3. Why couldn't they have done just one big show at the Staples Center--home to the Lakers? The basketball season is in jeopardy anyway. You could prop up a work of art on each of the 19,079 seats in the arena. Wouldn't that have been more democratic than holding separate shows for African-American artists, Latino artists, and women artists? Doesn't the current "PST" exhibition structure just marginalize these groups? To see the Latino art show you have to schlep down to Long Beach, and no one likes to schlep down to Long Beach. (Trust me, I know. I live there.) I was thinking about this when I attended the opening for "Now Dig This! Art and Black Los Angeles 1960-1980" at the Hammer Museum. It was wonderful to see this group of now elderly Black artists show up for the parties in their honor. They seemed truly happy to be recognized at last by a major art museum in their hometown. Sure, a couple of them, like John Outterbridge and David Hammons, may have made it into "Under the Big Black Sun"--the giant and more prestigious show at the Museum of Contemporary Art (MOCA). But what about Charles White--one of the greatest figurative artists in the 20th century and a mentor to Hammons, who, in my view, is one of the greatest artists living today? Most people who think they are knowledgeable about art have probably never heard of White, who died in 1979, but whose focus on social justice is just as relevant today as it was more than 40 years ago. Several of his large drawings are in the Hammer show, but he did not make the cut at MOCA. (In the interest of full disclosure, I'm good friends with his son.)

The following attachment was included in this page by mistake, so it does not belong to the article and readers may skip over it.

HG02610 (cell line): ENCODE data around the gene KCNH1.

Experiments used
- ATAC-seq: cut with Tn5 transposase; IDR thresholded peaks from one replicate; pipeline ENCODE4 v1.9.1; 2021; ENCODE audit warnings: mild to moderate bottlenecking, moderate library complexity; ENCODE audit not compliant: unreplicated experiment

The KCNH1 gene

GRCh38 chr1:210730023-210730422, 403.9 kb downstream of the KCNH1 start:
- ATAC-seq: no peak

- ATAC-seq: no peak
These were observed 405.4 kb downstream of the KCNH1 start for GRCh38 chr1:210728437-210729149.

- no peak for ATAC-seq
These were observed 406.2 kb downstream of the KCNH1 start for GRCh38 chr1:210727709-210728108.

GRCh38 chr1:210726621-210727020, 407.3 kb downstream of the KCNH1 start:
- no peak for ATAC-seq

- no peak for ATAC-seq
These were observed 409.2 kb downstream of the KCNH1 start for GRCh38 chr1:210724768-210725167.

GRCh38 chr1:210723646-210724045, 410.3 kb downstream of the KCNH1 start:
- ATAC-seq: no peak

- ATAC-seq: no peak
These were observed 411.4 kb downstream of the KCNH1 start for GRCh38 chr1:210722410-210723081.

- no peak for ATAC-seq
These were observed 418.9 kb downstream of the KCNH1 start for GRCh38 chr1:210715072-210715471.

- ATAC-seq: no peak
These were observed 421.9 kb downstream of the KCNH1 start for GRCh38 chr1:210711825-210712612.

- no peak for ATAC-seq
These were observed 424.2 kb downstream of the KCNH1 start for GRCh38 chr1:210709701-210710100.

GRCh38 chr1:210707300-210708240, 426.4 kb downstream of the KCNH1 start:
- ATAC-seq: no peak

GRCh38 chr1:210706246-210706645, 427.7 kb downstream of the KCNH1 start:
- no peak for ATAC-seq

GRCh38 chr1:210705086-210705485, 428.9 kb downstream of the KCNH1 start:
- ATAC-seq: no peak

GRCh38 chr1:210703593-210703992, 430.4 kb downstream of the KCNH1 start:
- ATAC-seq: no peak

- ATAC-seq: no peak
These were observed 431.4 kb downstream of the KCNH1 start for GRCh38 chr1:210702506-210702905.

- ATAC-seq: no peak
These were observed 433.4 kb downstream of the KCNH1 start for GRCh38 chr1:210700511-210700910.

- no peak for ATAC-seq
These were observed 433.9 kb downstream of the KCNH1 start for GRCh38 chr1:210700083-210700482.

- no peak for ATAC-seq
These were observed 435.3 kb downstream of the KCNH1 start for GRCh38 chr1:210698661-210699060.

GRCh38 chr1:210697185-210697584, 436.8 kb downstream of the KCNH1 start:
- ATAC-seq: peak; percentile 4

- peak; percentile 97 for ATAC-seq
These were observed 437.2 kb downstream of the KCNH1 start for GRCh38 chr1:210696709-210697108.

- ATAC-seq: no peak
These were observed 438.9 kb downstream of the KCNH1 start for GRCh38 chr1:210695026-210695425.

4. Nearly every "PST" show is accompanied by an artist's talk. I heard the artist Pattsi Valdez speak at one of them. She gained attention in the 1970s as part of a collective called ASCO, but has since dropped out of the limelight. She revealed that she was trying to figure out what to do now and was working with students to see if they might inspire her. Such candor is unusual and admirable.